Alumna in the hot seat: Nikki de Vet

Do you sometimes wonder what happened to your colleague alumni? Which path they chose to follow, or still follow? Or literally, where on earth they are working? After your study, you swarmed off in all directions and that is why you sometimes lose sight of your fellow alumni. Fortunately, often after years, one way or another they show up again. You might even find them back in this column!

In this edition: Nikki de Vet

‘I still apply the skills I’ve learned here’

Nikki de Vet (NHTV IHM 2005-2009) 
Partner at Within People

“Varied, sociable, practical and every block was different, my programme in Hospitality Management had a certain light-hearted touch to it. The people made it fun, other students and lecturers. We made some good trips and we were given the opportunity to go abroad. And I very much enjoyed my time in Breda, a small city with the convivial atmosphere so typical of Brabant.”

Nikki de Vet (32) studied at Breda University of Applied Sciences (formerly known as NHTV) from 2005 to 2009. She chose this degree programme because of the diversity offered and because ‘real life examples’ were worked on. Moreover, her job in a grand café was in line with the hospitality sector. She enjoyed it very much and thought this would be a great starting point. Even though she has left the hospitality industry, she believes Hospitality is the most dynamic industry there is. She had varies jobs and work placements in this sector before and during her studies.

Greatest impression 

“I was most impressed by the Strategy in Communications subject, in our third year. It taught how to think strategically, create a corporate strategy and how this then should be communicated. I discovered that I liked this way of thinking and that I was good at it. What I also liked was working within a competency system. I believe it’s valuable as you learn how to apply certain life skills, like asking and giving for feedback, and how to respond to this. This is something that benefits you for the rest of your life. Although I no longer work in the hospitality sector, I still apply the skills I’ve learned during my time at BUas. The reason for this? The programme teaches you to be extremely flexible, to listen with an open mind, collaborate in teams, that anything is possible and how to solve issues quickly.”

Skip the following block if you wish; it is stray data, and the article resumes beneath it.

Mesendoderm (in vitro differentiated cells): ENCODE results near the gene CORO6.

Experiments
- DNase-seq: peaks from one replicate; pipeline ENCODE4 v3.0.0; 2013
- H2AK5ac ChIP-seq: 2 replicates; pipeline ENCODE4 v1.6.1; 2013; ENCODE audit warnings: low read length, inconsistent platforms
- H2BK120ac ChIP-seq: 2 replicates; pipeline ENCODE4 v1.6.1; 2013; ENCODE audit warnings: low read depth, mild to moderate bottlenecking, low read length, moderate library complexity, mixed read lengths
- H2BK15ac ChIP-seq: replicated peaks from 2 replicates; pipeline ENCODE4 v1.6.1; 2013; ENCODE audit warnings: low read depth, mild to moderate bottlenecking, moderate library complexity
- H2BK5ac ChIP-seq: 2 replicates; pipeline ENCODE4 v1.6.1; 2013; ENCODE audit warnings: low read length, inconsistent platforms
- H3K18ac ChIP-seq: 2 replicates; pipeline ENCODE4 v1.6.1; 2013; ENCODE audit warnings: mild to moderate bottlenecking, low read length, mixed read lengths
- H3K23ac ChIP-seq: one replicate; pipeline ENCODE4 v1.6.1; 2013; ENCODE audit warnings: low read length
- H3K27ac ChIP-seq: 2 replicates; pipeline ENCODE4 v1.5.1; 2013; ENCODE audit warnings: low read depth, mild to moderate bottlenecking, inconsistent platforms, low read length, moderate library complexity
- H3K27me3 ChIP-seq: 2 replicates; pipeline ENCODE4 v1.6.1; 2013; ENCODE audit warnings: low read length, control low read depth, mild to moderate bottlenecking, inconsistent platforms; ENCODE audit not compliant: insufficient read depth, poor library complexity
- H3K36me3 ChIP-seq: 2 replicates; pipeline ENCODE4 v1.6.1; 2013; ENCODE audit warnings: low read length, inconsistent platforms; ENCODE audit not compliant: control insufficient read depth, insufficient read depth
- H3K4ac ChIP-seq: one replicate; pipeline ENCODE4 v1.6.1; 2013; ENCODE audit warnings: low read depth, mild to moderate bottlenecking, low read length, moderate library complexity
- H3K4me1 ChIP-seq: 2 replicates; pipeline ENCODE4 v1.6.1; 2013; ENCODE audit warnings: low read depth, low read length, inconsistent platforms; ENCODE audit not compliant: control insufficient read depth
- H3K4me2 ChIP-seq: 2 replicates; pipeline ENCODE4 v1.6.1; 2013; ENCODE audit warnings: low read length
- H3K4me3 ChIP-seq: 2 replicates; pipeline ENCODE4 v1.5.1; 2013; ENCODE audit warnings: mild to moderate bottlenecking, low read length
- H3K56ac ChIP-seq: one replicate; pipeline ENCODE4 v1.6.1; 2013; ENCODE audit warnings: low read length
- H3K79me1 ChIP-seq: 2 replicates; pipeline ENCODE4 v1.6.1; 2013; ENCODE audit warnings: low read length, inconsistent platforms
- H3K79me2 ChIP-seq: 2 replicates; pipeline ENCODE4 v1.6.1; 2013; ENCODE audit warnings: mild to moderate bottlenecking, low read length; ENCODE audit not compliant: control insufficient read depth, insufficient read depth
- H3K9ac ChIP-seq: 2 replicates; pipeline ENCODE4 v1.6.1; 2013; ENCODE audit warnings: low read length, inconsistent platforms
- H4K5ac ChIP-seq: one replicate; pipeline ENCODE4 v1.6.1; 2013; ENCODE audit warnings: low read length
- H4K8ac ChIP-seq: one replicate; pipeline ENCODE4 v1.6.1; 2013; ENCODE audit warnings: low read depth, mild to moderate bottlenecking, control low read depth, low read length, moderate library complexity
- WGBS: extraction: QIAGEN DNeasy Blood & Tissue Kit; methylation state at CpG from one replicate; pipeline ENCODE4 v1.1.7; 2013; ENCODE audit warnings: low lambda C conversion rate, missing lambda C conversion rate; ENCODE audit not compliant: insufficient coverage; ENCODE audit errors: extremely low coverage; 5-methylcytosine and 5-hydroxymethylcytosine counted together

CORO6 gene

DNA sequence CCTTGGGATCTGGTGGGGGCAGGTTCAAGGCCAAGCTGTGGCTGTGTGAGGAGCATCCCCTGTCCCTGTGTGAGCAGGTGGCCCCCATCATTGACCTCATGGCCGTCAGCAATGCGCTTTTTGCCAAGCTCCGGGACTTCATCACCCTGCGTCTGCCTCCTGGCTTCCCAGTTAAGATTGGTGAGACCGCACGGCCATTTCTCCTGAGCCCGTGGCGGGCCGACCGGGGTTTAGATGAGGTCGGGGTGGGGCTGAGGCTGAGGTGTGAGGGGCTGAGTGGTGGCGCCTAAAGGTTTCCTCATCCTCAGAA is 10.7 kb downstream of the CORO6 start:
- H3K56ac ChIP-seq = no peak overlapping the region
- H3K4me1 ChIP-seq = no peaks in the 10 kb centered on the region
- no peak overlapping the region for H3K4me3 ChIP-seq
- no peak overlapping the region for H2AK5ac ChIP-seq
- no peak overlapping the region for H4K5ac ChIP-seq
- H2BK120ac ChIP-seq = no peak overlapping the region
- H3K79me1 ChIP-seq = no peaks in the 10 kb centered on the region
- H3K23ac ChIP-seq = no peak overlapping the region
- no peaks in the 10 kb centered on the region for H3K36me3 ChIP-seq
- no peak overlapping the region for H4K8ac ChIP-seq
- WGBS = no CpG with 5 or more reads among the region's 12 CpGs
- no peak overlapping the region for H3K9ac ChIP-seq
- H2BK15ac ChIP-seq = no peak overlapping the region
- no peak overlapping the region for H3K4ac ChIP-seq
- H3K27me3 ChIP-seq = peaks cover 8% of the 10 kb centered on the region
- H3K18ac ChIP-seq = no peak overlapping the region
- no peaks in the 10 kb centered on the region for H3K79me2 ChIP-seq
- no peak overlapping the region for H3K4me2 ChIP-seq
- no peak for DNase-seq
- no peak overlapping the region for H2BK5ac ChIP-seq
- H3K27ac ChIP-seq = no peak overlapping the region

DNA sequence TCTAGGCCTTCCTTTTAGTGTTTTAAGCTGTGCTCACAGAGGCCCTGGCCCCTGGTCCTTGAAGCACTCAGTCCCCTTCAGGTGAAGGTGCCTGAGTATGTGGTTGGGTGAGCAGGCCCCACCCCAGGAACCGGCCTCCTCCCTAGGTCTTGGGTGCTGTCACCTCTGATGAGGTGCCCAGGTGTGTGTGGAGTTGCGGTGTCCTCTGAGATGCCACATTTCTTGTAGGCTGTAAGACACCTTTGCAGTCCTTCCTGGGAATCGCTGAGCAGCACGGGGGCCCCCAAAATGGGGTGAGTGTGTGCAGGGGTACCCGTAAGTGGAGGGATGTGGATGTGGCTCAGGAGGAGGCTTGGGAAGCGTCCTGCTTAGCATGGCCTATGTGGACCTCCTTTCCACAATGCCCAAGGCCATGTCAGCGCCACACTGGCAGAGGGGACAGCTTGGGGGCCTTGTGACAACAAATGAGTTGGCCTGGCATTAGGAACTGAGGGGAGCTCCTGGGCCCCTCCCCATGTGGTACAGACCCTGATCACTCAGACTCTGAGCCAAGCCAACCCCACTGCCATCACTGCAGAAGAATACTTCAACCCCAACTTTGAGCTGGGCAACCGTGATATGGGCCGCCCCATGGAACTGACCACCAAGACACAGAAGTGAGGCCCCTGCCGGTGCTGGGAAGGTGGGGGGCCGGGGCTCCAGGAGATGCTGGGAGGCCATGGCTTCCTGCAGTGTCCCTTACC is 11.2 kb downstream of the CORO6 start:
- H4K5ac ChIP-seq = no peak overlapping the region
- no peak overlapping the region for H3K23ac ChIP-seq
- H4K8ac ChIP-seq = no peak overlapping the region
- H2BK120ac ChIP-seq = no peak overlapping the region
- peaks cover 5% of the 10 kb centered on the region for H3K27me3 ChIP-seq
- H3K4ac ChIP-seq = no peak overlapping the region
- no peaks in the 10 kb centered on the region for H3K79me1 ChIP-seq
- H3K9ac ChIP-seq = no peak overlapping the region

Cool city 

“After my studies at BUas, I attended a master’s programme in International Business in Barcelona. I wanted to know how companies outside the hospitality industry operated. Upon completion of my studies, I wanted to continue living in a big city because I like the anonymity of it. I started to work in financial services in London; a cool city that is individual and multicultural and offers many job opportunities. After a year in London, I moved to Sydney for a year and a half. There I realised that the commercial aspects of the jobs I had so far did not suit me. I completed a coaching programme and coached people ‘as a side gig’. When I returned to England, I started working at British Land and the HR Director, my previous boss, gave me an opportunity to develop myself in changing corporate culture, which enabled me to effectively create my own role and feel very much at home in the career I was now pursuing.”

Turning points 

“Sydney was a turning point for me. Another turning point occurred last winter. I went on a sabbatical to Costa Rica, Colombia and Mexico for three and a half months. I exchanged the high-performance atmosphere of the big city for a lifestyle with far more freedom. I realised that I was doing work that was to my liking, but the way of working, the structure and the continuous ‘strive for more’ no longer contributed to the lifestyle I wanted to create. During this trip, away from the noise of the big smoke, I could hear myself think again. I knew something had to change. My desire for freedom was too strong to suppress any longer, and so I made the decision to say farewell to a great employer and my comfortable situation of having a well-paid, permanent job, including pension, bonus, and many other perks.”

Corporate culture

“Only recently, I started to work for myself. I joined a partnership that helps 21st century business grow. As a consultant/coach, I work on shaping and changing company cultures. How do you make sure it fits in with its strategy and vision? How do you crystallise something abstract like ‘strategy’ for employees? My ambition is to expand my work in the coming years and enjoy the freedom of being an independent entrepreneur.”

International character 

“There’s a big chance that I’ll continue to live internationally. What was very enjoyable at BUas was its international character. Using the English language and keeping day-to-day contact with international classmates helps you to develop yourself. It teaches you to look at things differently. International students bring in diversity, different perspectives and they were brought up differently. It teaches you great lessons. Moreover, your outlook broadens as a result of international companies being discussed in lectures.”

Nikki is Partner at Within People. She believes a 21st century business is one where people and vision are connected. Where compassion, creativity and inclusion are the key ingredients in attracting and engaging the best talent. She has seen first-hand what is possible when culture becomes an integral part of the strategy and when people are encouraged to be themselves in the workplace. https://www.withinpeople.com/